PPBF – 30,000 Stitches: The Inspiring Story of the National 9/11 Flag

I’m happy to be sharing a recently published picture book that I had the good fortune to win from the wonderful crew at Kidlit 411 earlier this summer.* I knew when it arrived in the mail that I wanted to save my review of it until now, as we reflect on the events of September 11th, on its 20th anniversary.

Title: 30,000 Stitches: The Inspiring Story of the National 9/11 Flag

Written By: Amanda Davis

Illustrated By: Sally Wern Comport

Publisher/Date: WorthKids, an imprint of Hachette Book Group/2021

Suitable for Ages: 5-8+

Themes/Topics: 9/11, American flag, hope, community, healing, non-fiction

Opening:

On September 11, 2001, New York City was attacked. Two planes were flown into the World Trade Center. The Twin Towers collapsed, and thousands of people lost their lives.

It was a tragic day in America’s history.

Brief Synopsis:

The story of an American flag that flew at Ground Zero in the aftermath of 9/11, that became tattered and torn, and that was repaired by people coming together in a journey through all 50 states.

Links to Resources:

  • Check out the Back Matter, including a link to the national 911 flag website;
  • For the 20th anniversary of 9/11, 30,000 Stitches embarked on a tour of many of the places where the 9/11 Flag was stitched. Click on reflections from some of the many people who helped repair the Flag in this Voices from the Flag Tour;
  • Learn more about the American Flag.

Why I Like this Book:

It’s not easy writing a feel-good, hope-filled story about a tragedy, but this is exactly what Amanda Davis has done in 30,000 Stitches.

Although the story begins on that fateful day 20 years ago, readers’ attention quickly is drawn to the flag that construction workers hung over Ground Zero in the aftermath of the bombing. From there, readers learn that the flag became “Torn. Tattered. Tired.” It was stored away, where it languished until a tornado destroyed a town in Kansas several years later.

A team from New York volunteered to help rebuild that town, and town residents asked that they bring along something from the World Trade Center for a new memorial park. But instead of placing the ragged flag in the park, the residents repaired the 9/11 Flag.

As Davis notes, “a grand idea was born.” The Flag would journey to all 50 states, where in ceremonies, new stitches and new pieces of fabric would join together to fully restore the flag. From World War II veterans in Hawaii, to members of Martin Luther King Jr.’s family in Georgia, and many places in between, the flag and a team of volunteers crisscrossed the nation as the fabric of America united to commemorate the victims of 9/11 and showcase the strength, hope, and unity of our nation.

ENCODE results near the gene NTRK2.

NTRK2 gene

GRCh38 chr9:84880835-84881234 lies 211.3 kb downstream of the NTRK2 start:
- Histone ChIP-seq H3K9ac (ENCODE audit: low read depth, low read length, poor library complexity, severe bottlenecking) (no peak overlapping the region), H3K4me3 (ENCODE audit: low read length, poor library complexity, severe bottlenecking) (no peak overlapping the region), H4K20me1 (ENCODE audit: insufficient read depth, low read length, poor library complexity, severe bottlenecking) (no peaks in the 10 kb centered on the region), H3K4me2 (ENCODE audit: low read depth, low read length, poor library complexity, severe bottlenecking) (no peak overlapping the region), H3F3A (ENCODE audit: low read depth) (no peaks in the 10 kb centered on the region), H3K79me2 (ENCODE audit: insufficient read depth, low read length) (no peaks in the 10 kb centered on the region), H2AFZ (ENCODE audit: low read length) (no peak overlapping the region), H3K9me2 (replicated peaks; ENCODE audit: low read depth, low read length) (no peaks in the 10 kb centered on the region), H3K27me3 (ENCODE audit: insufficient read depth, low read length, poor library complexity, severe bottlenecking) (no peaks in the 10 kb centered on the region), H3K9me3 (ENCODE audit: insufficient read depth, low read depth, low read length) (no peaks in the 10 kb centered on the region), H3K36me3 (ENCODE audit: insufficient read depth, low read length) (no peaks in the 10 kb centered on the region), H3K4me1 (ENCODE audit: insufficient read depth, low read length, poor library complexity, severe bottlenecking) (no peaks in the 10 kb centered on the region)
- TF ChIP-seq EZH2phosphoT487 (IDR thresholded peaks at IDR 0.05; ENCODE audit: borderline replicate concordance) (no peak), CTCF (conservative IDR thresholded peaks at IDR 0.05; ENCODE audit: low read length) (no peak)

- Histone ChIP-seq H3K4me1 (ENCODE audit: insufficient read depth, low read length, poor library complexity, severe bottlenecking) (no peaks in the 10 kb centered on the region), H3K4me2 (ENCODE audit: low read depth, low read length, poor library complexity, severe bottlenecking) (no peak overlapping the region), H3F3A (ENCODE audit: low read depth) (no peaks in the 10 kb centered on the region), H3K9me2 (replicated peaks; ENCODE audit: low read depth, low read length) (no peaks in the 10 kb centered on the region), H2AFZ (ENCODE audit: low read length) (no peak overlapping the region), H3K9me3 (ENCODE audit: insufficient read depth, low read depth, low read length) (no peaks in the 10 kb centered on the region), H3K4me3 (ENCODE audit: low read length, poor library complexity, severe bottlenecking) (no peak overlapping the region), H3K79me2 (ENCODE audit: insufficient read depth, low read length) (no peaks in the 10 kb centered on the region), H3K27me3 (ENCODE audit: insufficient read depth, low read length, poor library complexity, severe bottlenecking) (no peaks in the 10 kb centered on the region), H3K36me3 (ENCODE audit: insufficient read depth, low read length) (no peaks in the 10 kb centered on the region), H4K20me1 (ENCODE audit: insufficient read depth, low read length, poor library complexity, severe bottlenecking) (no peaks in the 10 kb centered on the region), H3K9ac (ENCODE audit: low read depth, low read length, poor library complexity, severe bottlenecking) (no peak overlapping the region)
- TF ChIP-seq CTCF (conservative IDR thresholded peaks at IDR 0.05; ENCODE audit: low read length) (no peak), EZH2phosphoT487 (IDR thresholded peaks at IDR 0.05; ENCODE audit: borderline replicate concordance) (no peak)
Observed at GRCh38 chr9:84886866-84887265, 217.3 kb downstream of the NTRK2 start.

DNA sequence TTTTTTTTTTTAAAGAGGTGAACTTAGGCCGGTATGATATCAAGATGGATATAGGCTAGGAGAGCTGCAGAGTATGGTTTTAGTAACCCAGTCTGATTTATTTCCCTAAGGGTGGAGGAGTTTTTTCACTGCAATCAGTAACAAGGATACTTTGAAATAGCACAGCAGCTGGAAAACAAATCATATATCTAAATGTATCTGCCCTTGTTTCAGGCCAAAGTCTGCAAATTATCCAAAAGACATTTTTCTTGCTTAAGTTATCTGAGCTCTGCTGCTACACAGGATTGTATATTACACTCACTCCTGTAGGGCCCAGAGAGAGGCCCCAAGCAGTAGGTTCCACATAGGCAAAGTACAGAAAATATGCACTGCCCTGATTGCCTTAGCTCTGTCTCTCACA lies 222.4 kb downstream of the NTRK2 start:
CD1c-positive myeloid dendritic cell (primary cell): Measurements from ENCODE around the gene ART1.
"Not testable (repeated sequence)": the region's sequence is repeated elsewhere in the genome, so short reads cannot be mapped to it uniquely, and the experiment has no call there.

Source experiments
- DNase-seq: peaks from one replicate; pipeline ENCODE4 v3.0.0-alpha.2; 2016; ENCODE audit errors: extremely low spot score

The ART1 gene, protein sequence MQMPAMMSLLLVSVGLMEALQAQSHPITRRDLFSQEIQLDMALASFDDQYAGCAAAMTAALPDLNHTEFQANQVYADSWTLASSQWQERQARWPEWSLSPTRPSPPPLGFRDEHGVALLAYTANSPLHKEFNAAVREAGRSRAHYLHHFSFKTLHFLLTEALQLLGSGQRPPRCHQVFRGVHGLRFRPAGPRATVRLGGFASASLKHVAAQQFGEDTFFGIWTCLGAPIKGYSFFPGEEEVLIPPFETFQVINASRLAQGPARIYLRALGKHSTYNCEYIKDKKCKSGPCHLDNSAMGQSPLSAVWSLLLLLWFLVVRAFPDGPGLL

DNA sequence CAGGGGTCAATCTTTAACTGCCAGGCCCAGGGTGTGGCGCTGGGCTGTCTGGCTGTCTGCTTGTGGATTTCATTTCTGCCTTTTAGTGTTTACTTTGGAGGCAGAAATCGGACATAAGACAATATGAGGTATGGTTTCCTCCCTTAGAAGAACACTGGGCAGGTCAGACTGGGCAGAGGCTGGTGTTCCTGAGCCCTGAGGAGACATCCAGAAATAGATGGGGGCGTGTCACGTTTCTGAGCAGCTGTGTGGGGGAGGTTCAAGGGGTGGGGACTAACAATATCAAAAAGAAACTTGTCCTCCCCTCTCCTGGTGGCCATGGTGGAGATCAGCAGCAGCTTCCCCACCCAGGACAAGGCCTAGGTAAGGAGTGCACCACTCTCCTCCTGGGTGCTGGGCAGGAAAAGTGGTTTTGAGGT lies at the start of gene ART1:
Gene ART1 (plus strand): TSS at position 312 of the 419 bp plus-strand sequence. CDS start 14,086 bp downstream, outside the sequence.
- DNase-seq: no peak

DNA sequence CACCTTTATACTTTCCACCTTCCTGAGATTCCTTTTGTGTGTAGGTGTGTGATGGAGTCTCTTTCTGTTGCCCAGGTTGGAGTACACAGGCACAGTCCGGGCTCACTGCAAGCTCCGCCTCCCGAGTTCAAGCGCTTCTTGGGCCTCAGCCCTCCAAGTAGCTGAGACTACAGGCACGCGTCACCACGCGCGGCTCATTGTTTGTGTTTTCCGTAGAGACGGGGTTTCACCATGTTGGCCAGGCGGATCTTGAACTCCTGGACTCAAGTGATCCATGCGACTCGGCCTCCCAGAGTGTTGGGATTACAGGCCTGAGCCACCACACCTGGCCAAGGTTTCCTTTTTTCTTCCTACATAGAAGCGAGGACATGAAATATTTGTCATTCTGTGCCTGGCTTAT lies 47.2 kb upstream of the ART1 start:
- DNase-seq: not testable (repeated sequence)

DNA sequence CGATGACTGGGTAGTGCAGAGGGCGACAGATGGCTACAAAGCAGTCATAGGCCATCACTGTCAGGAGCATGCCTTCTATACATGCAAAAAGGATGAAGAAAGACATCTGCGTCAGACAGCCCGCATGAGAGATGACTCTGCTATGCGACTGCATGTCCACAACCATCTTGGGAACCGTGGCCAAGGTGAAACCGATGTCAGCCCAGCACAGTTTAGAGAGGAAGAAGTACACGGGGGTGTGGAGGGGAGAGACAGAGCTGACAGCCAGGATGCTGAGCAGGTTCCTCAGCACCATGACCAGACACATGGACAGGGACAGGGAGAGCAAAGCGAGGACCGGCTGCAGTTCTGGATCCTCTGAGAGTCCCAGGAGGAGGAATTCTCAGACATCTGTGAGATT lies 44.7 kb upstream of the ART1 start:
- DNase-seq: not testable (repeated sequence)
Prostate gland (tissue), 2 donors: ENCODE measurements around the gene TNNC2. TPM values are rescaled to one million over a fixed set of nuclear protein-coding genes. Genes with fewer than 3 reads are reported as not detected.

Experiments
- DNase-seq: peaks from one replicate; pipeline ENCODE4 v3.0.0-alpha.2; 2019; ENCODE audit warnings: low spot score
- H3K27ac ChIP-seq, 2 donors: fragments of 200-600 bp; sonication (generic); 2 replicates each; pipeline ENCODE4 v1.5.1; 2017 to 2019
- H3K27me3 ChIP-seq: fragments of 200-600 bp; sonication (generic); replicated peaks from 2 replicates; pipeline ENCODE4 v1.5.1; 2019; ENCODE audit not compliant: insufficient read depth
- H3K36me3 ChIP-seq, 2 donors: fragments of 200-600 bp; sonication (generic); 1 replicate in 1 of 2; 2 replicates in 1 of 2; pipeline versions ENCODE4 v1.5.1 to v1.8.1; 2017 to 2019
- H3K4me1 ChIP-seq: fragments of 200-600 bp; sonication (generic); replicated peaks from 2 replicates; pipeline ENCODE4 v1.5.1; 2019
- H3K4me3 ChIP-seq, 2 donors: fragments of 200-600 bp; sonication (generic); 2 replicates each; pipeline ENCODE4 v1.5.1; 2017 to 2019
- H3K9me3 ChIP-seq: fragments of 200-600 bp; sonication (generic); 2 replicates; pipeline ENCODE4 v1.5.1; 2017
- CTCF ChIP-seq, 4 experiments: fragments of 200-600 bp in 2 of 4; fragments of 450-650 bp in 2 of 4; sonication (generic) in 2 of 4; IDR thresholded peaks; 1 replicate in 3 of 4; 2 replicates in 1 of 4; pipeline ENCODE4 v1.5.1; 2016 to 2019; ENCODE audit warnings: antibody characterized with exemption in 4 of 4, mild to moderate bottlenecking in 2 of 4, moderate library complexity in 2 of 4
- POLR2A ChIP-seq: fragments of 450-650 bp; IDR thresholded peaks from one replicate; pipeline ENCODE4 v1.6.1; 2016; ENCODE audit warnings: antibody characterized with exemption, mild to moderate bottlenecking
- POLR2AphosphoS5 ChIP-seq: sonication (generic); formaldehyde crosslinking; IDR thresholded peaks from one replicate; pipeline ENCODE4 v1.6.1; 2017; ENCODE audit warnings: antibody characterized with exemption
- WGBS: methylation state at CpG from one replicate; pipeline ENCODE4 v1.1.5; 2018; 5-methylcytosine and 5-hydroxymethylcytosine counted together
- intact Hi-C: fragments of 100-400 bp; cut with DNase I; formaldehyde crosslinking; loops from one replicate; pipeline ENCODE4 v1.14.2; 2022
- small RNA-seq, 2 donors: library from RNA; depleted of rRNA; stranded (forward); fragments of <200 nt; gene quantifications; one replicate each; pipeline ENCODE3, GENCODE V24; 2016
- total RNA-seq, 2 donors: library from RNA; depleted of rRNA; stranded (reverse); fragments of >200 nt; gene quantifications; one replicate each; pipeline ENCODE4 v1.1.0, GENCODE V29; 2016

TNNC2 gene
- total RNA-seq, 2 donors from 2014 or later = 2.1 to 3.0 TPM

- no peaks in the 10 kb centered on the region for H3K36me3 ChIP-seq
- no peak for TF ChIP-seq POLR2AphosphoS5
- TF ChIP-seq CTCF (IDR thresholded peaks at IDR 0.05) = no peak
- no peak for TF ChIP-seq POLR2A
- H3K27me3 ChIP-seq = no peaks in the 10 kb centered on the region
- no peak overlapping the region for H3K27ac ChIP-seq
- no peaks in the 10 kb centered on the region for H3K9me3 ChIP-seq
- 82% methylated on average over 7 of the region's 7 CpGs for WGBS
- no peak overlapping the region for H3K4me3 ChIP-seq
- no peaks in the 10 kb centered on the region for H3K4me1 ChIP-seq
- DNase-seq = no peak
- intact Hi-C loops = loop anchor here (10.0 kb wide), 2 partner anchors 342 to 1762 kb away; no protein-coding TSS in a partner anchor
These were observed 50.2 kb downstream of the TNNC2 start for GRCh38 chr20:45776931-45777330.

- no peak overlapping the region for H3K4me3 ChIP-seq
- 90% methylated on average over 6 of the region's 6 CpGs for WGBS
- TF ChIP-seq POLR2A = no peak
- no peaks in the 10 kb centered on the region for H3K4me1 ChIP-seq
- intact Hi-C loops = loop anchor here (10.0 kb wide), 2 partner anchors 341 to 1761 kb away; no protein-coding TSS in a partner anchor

I love how Davis weaves sewing terms throughout the text. And in her collaged illustrations, Comport includes stitches that bring to mind the 30,000 stitches that Americans in each of the 50 states used to restore the Flag. One two-page spread tracks the journey across a multi-colored map of the US, with the journey indicated by stitches and the locations of the restoration ceremonies indicated by Xs. A single sentence accompanies the map: “The flag wove its way across America—crisscrossing borders, cross-stitching lives.” I love the image those words convey.

I think children and their adults reading 30,000 Stitches will gain not only a greater understanding of the postscript to the 9/11 tragedy, but a better appreciation of the importance of national symbols, like our Flag, and of communities rallying to overcome tragedy.

A Note about Craft:

As Davis relates in an Author’s Note, she first learned about the 9/11 Flag and its journey to rebirth while searching for an art project for her high school students to commemorate “the lives lost on that tragic day” and that “also focused on the strength and unity that America displayed” afterwards. She discovered the National 9/11 Flag, and its story wouldn’t leave her. In addition to basing an art lesson on it, she crafted this story, weaving in many sewing terms and a refrain-like tag line, “The fabric of America…” In the end, readers learn, “The fabric of America endures.”

*I received a copy of 30,000 Stitches in a contest, with no expectation, nor requirement, of reviewing it. The opinions expressed are purely my own, and they are not predicated on receiving a copy of the book.

This Perfect Picture Book entry is being added to Susanna Hill’s Perfect Picture Book list. Check out the other great picture books featured there!

9 responses to “PPBF – 30,000 Stitches: The Inspiring Story of the National 9/11 Flag

  1. This book has been on my radar for awhile, Patricia. Thanks for the review, making me want it even more.

  2. I’d like to think that we’re all capable of coming together to help each other when tragedy strikes, and this book affirms that there is innate goodness in people. As we face growing challenges in our society, I hope we continue to reach out to each others and patch the fabric as it frays. Great rec, Patricia!

  3. Such an inspiring story! It’s been on my radar, but I haven’t gotten a chance to read it yet. Loved your review and the emphasis on what happens when a community comes together.

  4. Pingback: Perfect Picture Book Friday – Listen – Susanna Leonard Hill

  5. This is a great book! Wonderful recommendation Patricia.

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